This article was originally published on restaurantbusinessonline.com.
Seafood isn’t a surprise catch at fast casuals. But this spring, Jackson, Miss.-based Newk’s Eatery hoped to hook guests with a premium ingredient more often found in full service—ahi tuna. Presentation was key, says Alan Wright, VP of marketing and franchise operations. “You need to have operational confidence to menu this type of item,” he says. Newk’s built its confidence with a six-month test, training and a product that eases prep.
1. Fishing expedition
Newk’s sources sushi-grade tuna, a play to affirm its position at the upper end of fast casual and appeal to its Gen X and millennial target customer, Wright says. The 78-unit chain found a supplier that delivers the fish in squared-off frozen blocks, so cooks easily can slice it.
2. Sharpening knife skills
The chain conducted extensive in-store and video training to teach staff the technique to cut uniform, attractive slices of tuna. The rollout also required the purchase of a sushi knife for each store, says Wright. “The investment was worth it, as the salad returns a 70 percent profit margin.”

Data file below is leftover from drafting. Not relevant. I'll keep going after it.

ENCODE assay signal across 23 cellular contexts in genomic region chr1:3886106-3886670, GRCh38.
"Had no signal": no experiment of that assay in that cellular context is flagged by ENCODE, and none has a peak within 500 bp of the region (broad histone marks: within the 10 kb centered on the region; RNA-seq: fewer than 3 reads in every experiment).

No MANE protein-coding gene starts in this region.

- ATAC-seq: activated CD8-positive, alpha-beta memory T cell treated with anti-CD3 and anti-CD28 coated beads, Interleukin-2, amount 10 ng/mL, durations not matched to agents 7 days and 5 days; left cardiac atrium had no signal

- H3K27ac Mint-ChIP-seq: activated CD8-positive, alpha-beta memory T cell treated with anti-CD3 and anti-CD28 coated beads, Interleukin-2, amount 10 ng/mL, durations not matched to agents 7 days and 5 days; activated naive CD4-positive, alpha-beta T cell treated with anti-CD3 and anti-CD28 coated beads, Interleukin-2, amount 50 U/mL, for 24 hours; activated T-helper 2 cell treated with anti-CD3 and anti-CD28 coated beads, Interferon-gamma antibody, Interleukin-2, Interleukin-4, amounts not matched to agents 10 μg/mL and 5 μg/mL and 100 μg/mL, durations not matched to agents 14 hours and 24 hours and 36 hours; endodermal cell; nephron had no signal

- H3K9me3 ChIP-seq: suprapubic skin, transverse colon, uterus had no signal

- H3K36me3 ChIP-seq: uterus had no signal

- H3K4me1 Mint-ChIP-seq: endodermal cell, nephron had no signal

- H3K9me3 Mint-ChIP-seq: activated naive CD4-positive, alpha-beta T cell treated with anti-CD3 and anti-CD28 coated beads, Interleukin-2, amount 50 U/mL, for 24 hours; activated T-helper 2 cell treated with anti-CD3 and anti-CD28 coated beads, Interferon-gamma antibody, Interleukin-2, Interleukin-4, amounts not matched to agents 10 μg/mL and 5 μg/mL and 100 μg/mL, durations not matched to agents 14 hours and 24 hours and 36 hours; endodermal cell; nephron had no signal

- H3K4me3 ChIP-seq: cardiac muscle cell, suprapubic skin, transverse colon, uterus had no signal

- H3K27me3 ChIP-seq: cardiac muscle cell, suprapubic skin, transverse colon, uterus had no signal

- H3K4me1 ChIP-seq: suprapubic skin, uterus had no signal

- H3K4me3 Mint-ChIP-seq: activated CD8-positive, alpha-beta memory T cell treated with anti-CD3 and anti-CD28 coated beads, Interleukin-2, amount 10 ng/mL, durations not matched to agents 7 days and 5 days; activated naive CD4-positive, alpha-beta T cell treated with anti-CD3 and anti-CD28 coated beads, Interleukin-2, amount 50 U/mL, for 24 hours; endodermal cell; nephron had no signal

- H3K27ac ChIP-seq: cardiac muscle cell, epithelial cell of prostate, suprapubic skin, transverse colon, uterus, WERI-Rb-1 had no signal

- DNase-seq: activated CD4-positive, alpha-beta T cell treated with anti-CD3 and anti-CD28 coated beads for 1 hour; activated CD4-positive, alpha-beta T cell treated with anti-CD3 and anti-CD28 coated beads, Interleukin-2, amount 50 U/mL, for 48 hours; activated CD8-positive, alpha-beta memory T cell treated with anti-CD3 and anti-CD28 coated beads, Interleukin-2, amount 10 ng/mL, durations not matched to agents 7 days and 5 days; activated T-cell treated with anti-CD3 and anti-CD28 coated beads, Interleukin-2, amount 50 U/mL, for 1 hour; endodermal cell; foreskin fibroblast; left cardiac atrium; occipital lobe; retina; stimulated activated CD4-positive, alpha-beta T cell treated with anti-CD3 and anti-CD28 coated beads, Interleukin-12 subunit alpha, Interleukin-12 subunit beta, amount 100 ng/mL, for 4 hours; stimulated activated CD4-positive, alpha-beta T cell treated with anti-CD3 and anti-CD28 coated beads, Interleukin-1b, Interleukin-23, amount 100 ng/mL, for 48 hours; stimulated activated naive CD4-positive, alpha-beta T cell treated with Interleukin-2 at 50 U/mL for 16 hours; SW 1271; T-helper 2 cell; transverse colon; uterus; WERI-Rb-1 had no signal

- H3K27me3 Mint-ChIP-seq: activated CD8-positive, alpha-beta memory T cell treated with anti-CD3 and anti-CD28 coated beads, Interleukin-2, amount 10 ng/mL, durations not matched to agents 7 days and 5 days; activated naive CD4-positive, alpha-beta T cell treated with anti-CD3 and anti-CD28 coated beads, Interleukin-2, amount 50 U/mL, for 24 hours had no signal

3. Feeling 'fine'
“Menu items have to work within our hot and cold food lines with ticket times of six to seven minutes,” Wright says. Ahi fits the bill. The fish is marinated in soy sauce, honey and mirin. Then it’s sliced and lightly seared to order for a minute on each side and served rare, Japanese-style.
4. Value for the money
Newk’s fills each bowl with five ounces of mixed greens and four ounces of tuna, more than first planned, says Wright. “Ahi has strong awareness among millennials and Gen X,” he says. “We thought they would see it as good value for a top-tier item, and unit operators felt the presentation would sell the salad and warrant the [$2] higher price tag.”
Although the LTO was set to end in mid-May, “it’s gone so well, we plan to keep the salad through the summer,” Wright says. And with trained staff already in place, Newk’s hopes to extend the ahi to other menu applications in the future.
Posted on May 26, 2015
by Waterhouse General filed under